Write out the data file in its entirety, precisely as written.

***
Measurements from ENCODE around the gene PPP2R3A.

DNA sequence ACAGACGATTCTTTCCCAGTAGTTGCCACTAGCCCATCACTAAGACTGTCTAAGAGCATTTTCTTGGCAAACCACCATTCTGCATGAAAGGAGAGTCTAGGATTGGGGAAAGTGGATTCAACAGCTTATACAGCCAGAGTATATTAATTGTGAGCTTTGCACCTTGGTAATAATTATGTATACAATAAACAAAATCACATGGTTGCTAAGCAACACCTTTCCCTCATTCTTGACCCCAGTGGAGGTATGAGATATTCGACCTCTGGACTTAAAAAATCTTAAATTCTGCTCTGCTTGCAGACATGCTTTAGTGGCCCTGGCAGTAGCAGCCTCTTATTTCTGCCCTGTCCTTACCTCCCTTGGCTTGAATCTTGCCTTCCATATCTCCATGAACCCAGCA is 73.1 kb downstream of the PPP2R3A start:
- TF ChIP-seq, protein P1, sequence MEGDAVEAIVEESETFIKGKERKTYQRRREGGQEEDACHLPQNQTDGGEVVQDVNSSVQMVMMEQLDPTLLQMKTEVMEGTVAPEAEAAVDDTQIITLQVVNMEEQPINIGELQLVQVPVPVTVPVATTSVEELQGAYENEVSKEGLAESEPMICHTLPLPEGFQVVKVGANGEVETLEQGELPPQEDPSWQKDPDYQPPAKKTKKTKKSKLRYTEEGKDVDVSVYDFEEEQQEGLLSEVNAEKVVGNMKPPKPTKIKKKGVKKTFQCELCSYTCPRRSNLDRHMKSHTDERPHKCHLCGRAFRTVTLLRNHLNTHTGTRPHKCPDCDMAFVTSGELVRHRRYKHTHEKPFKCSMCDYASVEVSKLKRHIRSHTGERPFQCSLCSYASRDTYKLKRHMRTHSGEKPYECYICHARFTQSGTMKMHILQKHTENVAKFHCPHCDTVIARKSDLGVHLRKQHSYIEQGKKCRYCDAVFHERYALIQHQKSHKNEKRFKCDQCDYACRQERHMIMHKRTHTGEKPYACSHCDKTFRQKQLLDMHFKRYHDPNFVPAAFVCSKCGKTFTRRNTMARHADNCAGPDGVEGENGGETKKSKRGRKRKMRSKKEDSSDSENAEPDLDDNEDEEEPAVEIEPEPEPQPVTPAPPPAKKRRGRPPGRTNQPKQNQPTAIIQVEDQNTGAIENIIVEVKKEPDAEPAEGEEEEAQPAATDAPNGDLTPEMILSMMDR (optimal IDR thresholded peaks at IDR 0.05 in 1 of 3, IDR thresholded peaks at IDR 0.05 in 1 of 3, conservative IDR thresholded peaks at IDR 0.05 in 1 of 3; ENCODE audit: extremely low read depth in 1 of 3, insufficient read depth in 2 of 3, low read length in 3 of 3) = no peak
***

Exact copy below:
Measurements from ENCODE around the gene PPP2R3A.

DNA sequence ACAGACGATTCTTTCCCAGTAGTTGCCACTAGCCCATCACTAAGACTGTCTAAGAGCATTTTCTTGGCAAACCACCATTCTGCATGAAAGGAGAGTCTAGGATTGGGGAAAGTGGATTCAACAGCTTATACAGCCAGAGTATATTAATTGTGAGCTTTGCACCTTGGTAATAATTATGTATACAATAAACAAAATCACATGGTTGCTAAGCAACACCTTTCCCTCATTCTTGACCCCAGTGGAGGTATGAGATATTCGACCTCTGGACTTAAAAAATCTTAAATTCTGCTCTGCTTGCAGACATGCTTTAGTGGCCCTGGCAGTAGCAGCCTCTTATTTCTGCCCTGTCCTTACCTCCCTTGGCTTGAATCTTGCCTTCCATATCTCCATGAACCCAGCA is 73.1 kb downstream of the PPP2R3A start:
- TF ChIP-seq, protein P1, sequence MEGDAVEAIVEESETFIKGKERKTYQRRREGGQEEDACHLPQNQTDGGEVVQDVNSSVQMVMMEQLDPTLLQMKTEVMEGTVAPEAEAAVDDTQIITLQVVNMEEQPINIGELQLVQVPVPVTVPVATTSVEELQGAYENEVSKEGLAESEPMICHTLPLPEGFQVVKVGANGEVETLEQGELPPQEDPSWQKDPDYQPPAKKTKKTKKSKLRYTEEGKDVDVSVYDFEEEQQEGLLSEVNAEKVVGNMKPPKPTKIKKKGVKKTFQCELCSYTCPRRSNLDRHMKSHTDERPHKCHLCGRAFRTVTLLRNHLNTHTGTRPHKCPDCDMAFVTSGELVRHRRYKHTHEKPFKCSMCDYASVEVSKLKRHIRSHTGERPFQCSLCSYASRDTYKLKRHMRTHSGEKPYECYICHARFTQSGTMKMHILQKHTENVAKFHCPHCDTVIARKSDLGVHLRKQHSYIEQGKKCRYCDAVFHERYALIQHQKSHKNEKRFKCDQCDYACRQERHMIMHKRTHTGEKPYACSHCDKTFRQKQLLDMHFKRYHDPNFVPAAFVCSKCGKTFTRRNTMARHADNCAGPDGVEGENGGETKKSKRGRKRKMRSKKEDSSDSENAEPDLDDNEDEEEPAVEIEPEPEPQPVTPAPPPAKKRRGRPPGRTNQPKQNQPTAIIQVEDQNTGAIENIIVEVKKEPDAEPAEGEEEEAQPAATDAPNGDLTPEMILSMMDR (optimal IDR thresholded peaks at IDR 0.05 in 1 of 3, IDR thresholded peaks at IDR 0.05 in 1 of 3, conservative IDR thresholded peaks at IDR 0.05 in 1 of 3; ENCODE audit: extremely low read depth in 1 of 3, insufficient read depth in 2 of 3, low read length in 3 of 3) = no peak